It would be a sane and intelligent day if the resources and effort expended on feral horses were used instead to restore the ecosystems they’ve destroyed.
Erosion in the west has reached cancerous proportions, impairing the land’s ability to store and yield water for plant, animal, and human consumption. It’s well documented that vegetation removal by large grazers precipitates erosion, especially when a forage base is not allowed adequate time to recover from browsing events and hoof shear. Trails made by herds capture surface water runoff, channeling its energy to create gullies, which lower water tables. Drying ensues, leaving plants vulnerable to further erosion by water and wind.
In the case of domestic livestock, land managers and stockgrowers can collaborate on a range of options to manage overgrazing. No matter what one’s opinion might be of the BLM, Forest Service, or ranchers, these all-purpose whipping boys for whatever ails our lands are adapting to modern realities in some pretty impressive ways. Strategic stocking rate adjustments, rest and rotation timing, and infrastructure design and placement are known to minimize harmful grazing. Most important, well-managed grazing can actually be used as a land healing tool.
In contrast to almost every animal on the planet – thanks in part to zealot-born legislation essentially protecting them as endangered species – wild horses have no predators, and their large size eliminates competition from other grazers. Managing horses to benefit habitat is practically impossible, certainly as long as sound ecological analysis plays second fiddle to the nostalgia of groups like the American Wild Horse Preservation Campaign. Contrary to what Deniz Bolbol seems to believe, an “emotional attachment” to something doesn’t by itself justify that thing; we learned this during our recent national conversation about the legitimacy of the Confederate flag as a constructive symbol of southern heritage.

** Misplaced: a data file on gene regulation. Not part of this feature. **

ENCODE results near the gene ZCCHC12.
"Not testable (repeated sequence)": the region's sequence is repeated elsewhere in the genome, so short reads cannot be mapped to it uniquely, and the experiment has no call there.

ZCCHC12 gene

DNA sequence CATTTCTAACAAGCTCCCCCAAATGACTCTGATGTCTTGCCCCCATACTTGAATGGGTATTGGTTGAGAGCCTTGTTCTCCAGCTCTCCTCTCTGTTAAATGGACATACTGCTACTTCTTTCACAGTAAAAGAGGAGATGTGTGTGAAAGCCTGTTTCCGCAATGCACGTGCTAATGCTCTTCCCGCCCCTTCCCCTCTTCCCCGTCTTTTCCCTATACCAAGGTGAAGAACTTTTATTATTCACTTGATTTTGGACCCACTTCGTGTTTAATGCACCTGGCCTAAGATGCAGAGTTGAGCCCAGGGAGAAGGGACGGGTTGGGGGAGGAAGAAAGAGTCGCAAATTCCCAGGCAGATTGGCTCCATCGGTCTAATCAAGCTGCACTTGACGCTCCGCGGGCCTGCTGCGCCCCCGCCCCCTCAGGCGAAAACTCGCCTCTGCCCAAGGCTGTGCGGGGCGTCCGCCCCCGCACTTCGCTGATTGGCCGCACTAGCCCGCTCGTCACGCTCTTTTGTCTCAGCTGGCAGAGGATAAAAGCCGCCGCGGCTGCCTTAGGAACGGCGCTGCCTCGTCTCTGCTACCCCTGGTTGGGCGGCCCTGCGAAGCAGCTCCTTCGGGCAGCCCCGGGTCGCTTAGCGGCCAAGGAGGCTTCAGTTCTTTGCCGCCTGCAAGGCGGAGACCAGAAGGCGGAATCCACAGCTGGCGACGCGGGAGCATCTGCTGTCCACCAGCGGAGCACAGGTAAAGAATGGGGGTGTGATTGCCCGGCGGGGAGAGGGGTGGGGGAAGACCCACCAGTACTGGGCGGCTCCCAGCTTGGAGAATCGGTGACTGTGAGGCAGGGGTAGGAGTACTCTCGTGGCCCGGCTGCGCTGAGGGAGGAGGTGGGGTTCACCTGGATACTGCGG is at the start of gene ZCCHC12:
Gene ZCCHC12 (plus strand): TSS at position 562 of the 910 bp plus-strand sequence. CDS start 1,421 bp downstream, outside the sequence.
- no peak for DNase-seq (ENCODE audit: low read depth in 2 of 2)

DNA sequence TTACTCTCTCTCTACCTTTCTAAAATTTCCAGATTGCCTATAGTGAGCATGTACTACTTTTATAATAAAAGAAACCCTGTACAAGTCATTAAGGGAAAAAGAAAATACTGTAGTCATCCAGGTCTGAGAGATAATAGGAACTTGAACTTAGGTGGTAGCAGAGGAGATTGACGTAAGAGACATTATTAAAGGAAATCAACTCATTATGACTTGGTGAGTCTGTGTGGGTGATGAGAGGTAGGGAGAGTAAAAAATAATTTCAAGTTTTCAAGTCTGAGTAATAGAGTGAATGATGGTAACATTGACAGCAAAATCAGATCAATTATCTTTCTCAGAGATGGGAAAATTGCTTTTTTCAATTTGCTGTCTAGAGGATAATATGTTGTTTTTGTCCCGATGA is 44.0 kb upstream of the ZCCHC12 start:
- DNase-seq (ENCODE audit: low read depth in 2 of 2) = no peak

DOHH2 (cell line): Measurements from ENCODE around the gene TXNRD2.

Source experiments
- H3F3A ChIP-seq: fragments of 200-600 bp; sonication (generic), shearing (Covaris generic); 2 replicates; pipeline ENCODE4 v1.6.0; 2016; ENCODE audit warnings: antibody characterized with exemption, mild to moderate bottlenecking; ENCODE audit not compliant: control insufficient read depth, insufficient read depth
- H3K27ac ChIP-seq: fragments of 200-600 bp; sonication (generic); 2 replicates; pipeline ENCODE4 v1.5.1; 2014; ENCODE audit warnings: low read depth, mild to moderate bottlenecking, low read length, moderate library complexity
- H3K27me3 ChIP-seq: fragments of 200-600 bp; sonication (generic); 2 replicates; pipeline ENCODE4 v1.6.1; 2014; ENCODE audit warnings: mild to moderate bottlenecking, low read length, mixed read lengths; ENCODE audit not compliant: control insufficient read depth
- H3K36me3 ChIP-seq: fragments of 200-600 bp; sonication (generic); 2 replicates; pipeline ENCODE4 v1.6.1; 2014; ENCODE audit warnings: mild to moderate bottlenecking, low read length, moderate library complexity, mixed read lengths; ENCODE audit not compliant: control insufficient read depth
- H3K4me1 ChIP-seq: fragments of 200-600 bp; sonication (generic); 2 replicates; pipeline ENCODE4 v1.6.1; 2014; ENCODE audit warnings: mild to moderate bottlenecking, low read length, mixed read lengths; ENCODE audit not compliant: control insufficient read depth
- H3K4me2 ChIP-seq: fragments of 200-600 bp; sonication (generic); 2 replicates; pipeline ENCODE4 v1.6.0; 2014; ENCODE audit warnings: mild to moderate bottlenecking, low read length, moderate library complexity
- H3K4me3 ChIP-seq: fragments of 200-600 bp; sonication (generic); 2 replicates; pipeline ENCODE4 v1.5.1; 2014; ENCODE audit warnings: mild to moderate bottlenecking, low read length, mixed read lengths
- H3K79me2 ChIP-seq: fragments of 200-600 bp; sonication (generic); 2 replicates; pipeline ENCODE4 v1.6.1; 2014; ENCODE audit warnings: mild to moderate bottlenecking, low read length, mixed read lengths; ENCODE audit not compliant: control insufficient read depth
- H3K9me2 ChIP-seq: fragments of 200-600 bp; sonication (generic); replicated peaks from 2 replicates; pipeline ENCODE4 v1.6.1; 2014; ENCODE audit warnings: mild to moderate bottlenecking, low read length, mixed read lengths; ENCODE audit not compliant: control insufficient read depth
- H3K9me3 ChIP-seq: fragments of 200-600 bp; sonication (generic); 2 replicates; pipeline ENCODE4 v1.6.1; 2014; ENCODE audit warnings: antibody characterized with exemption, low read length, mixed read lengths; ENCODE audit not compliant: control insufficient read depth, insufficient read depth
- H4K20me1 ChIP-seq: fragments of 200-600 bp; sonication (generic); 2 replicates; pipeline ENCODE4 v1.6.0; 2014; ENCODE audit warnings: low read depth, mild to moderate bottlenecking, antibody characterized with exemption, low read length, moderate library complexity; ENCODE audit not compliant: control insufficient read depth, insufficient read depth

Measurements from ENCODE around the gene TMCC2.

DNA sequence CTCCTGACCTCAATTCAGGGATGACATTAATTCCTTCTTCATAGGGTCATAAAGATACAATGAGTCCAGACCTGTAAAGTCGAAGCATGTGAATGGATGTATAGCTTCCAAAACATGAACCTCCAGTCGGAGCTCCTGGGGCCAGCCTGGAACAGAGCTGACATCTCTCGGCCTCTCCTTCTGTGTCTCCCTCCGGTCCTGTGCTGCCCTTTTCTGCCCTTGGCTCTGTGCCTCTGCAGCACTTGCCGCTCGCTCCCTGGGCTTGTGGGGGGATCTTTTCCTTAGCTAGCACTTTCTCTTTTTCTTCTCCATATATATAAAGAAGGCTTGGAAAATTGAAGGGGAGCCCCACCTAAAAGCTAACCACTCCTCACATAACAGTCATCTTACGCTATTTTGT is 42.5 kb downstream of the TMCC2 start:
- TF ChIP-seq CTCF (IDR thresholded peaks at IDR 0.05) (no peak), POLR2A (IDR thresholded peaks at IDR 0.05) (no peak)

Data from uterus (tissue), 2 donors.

Significantly accelerating erosion by themselves, feral horses place direct pressure on western ecosystems already compromised by more than a century of abuse, to the detriment of amphibians, reptiles, mammals, birds, and fish.
Horses also contribute to land management conflict. Ignorant hunters blaming predation instead of food scarcity for reduced antelope and deer populations destroy coyotes and other important predators. Then there’s the poisoned dialogue between land use interests that has given rise to Bundy-style reactionaries and the unfair conflation of hysterical horse advocacy with science-driven and truly beneficial conservation. Basically everyone – hunters, coyotes, cowboys, and environmentalists – gets a bad rap but the horses.
It is urgent that we restore our landscapes to mitigate the threats posed by climate change. We must rebuild our soils and cover them with native plants. We must manage land for the ecological services we need it to provide: water retention and filtration, carbon sequestration, biodiversity and pollination, among other benefits. If feral horses can’t be managed in a manner that advances this imperative, we mustn’t continue to allow them to hold it back.
As a nation, we have sometimes done well to aggressively address the negative impacts of invasive species. For the sake of wildlife in the Everglades, we are attacking pythons in Florida, bought as pets and released into the wild. We’re leveling salt cedars along the Rio Grande and other key waterways. Through sterilization, euthanasia, and adoption, we must be equally decisive in dealing with feral horses, for as Deniz Bolbol herself has put it, “We yearn for that wildness…[but] slowly, we obliterate all that is wild.”